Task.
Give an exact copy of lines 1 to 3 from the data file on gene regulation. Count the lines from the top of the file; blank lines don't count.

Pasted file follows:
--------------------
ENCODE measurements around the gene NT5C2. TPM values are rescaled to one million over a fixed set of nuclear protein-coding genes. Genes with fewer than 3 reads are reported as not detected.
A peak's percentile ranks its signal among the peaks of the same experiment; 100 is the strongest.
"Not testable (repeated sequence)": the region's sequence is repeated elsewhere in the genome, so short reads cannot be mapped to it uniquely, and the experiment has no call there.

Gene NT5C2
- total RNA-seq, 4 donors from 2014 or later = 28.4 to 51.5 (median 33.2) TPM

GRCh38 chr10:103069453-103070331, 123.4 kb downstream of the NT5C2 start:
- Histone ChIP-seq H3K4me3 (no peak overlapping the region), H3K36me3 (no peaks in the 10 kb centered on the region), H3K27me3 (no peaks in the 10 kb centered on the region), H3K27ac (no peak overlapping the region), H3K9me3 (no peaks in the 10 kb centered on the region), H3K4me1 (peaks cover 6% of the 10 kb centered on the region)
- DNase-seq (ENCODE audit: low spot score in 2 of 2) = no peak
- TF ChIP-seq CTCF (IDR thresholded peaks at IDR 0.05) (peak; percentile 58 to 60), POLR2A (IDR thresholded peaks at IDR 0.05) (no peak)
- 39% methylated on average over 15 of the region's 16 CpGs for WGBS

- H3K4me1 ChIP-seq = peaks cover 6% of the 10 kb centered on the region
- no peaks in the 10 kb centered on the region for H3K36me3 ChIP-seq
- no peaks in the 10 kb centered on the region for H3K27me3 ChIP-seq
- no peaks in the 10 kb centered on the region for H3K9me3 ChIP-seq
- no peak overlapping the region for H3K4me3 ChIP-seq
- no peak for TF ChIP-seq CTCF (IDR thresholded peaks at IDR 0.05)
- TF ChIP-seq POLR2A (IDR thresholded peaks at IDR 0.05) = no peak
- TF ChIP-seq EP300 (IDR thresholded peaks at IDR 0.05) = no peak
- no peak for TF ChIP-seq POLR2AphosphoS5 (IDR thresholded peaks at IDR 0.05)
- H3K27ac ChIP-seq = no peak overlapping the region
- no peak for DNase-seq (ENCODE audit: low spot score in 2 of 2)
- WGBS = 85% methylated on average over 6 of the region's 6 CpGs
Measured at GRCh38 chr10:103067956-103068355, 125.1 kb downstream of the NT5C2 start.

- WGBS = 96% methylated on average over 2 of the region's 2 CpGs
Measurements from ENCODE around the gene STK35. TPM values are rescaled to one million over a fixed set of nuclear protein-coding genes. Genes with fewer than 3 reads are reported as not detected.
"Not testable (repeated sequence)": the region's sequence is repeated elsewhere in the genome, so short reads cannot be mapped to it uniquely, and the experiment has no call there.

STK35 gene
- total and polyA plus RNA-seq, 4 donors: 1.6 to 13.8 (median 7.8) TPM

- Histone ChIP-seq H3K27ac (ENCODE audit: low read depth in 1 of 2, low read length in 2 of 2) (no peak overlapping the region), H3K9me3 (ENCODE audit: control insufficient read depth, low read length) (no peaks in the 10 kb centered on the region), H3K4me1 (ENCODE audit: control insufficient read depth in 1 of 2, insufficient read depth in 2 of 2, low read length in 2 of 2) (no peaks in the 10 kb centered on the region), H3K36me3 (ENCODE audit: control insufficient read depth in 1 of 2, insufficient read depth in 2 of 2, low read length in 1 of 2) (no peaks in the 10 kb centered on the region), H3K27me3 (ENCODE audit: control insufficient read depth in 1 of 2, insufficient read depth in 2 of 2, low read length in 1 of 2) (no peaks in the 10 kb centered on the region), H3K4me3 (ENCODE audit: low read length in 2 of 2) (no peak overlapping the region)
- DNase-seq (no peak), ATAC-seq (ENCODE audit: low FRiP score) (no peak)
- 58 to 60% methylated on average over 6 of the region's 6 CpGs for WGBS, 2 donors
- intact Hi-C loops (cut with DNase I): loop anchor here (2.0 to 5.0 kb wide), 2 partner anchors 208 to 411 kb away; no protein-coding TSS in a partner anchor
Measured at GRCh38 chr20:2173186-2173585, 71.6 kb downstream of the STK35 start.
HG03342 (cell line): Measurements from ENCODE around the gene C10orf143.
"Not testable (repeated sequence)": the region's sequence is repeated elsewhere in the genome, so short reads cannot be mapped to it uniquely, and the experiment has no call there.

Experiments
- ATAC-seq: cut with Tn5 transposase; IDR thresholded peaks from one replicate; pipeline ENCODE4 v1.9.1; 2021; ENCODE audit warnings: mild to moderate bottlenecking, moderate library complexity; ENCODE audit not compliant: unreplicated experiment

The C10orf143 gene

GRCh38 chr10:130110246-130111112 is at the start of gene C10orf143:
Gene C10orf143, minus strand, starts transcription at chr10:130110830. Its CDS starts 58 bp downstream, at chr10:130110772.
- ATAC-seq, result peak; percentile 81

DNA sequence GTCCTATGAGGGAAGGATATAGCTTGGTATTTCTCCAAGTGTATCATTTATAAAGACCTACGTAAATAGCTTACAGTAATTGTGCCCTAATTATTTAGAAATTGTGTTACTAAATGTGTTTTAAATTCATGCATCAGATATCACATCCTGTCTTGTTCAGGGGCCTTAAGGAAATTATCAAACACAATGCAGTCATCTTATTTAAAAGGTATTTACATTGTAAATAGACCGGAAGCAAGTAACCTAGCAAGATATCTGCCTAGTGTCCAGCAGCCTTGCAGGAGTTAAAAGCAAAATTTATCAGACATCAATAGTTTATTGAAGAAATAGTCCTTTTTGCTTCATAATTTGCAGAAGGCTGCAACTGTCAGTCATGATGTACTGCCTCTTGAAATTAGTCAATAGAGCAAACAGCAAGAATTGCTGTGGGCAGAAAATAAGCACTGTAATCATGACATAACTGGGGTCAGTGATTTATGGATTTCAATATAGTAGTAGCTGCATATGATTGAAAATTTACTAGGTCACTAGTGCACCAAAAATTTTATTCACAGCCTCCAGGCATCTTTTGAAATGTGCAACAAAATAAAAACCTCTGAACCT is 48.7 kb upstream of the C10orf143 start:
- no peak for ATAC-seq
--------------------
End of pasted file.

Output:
ENCODE measurements around the gene NT5C2. TPM values are rescaled to one million over a fixed set of nuclear protein-coding genes. Genes with fewer than 3 reads are reported as not detected.
A peak's percentile ranks its signal among the peaks of the same experiment; 100 is the strongest.
"Not testable (repeated sequence)": the region's sequence is repeated elsewhere in the genome, so short reads cannot be mapped to it uniquely, and the experiment has no call there.